The culture war over underwear

From "purity panties" to kiddie thongs, the response to girls' undies is extreme -- and worth a closer look


Tracy Clark-Flory
April 22, 2011 12:44AM (UTC)

A new line of "purity panties" has inspired a burst of mocking media coverage this week -- and with slogans like "zip it" and "dream on" it's no surprise. The Daily Mail called it a "bizarre collection." Adrants deemed it "twisted." Ms. Magazine pronounced, "It isn't just dumb, it's dangerous." The Village Voice dubbed it "underwear-shaming as sex prevention." The Huffington Post even kicked off a poll to determine whether readers thought the line would be effective at preventing sex.

Just as this supposed news item was heating up this week, CNN columnist LZ Granderson published an Op-Ed titled, "Parents, don't dress your girls like tramps." Horrified by the sight of a sexily dressed 8-year-old, the author exclaims, "What in the hell is wrong with us?" and calls for readers to direct their anger toward "the parents who think low rise jeans for a second grader is cute." (Also, on the hyperbolic tip, he writes: "I don't care how popular Lil' Wayne is, my son knows I would break both of his legs long before I would allow him to walk out of the house with his pants falling off his butt." Wowzers.) Granderson goes on to mention the controversial pushup bikini for children from Abercrombie & Fitch (which previously caused an uproar with its flirty kiddie thongs).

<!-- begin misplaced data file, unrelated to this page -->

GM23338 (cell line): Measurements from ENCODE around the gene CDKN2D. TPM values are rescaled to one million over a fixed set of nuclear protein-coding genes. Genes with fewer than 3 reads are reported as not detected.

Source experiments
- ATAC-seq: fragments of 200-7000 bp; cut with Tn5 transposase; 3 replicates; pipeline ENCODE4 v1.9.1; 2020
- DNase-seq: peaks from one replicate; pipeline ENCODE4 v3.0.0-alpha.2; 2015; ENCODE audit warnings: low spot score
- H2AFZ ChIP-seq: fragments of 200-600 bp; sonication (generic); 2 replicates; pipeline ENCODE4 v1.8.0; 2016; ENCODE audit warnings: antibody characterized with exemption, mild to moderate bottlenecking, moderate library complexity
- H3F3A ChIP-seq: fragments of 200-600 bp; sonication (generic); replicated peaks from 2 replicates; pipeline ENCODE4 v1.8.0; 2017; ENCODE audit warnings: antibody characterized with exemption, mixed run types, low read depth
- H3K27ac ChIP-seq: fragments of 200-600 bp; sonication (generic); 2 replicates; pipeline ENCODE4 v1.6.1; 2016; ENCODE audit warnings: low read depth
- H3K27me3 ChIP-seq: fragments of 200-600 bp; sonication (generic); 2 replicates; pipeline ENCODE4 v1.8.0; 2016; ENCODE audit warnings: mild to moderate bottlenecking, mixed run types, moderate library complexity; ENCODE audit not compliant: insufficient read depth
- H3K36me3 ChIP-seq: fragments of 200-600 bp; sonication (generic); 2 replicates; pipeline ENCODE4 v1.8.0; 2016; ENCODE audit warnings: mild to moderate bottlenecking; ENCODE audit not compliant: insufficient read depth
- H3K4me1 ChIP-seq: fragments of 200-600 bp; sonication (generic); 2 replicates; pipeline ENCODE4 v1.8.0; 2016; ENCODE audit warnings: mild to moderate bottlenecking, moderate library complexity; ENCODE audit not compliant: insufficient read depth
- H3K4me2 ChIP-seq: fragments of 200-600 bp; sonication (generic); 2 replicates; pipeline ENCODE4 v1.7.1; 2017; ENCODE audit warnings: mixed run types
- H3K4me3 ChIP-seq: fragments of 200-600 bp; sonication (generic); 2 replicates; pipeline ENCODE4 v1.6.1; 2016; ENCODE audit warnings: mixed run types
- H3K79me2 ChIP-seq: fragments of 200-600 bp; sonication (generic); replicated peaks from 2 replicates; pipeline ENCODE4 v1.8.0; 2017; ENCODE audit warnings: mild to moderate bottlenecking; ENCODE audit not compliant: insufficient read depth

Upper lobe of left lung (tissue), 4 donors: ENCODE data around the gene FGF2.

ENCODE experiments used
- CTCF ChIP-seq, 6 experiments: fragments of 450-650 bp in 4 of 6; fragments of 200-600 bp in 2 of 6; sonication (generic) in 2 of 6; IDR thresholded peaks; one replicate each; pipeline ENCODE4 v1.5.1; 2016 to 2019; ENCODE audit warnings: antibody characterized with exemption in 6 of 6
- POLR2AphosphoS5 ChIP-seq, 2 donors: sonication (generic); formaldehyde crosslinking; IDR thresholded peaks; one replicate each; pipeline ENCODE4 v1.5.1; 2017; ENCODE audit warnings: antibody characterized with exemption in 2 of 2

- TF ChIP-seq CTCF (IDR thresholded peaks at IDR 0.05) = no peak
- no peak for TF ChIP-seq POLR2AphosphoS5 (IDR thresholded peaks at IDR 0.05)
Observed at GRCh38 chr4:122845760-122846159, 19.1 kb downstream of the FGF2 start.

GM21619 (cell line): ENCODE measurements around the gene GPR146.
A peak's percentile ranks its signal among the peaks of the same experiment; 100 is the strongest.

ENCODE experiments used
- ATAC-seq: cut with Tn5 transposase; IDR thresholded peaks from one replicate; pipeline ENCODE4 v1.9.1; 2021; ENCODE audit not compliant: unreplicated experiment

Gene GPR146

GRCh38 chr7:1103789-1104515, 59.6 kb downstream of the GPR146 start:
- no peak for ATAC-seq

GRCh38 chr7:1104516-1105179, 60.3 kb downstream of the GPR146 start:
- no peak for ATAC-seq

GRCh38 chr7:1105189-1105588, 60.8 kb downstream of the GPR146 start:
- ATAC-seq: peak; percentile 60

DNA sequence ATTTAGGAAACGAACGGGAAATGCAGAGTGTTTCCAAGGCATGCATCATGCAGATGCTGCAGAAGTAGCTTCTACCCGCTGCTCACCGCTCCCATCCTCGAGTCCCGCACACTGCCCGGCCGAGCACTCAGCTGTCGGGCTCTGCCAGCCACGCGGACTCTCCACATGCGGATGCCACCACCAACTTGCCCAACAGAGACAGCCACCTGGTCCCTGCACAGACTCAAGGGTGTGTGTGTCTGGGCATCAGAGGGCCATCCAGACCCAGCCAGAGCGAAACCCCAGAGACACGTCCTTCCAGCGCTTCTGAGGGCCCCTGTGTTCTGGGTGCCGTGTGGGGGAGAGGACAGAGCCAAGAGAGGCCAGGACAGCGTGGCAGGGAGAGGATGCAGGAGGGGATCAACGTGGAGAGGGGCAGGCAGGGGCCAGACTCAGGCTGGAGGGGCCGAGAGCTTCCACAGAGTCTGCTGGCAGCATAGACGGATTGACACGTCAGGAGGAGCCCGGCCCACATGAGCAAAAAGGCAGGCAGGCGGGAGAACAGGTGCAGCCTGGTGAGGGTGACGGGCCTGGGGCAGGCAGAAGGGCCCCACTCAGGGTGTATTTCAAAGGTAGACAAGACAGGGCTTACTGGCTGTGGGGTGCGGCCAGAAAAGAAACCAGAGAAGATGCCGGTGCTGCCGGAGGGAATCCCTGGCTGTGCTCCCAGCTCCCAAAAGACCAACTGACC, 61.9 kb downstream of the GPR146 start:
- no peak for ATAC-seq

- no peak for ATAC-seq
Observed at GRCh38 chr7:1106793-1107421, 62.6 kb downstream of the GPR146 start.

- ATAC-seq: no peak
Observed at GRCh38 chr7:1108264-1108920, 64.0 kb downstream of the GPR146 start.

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If you ask me, this all amounts to a sartorial freak show that represents our deep anxieties about young female sexuality. Chastity underwear, Wonderbras for kids -- both inspire "ews" and eye rolls. They widen the already-gapping chasm of our culture wars. You can look at something like the "purity panties" and bemoan religious conservatives' creepy obsession with girls' purity (I have many times before). Then you can look at the grade-schooler with "sexy" emblazoned on her butt and wring your hands about the sexualization of children (I have many times before). There is tremendous uneasiness over either the implicit or explicit view of girls as sexual beings. We negotiate protection of -- and from -- this thing that is seen as both vulnerable and alarmingly powerful. (You don't see the same cultural dynamic with boys: We aren't worried about them being corrupted but rather about them corrupting girls.) It's a fine line between criticizing a culture obsessed with judging and evaluating female sexuality, and feeding right into it, isn't it?


Tracy Clark-Flory

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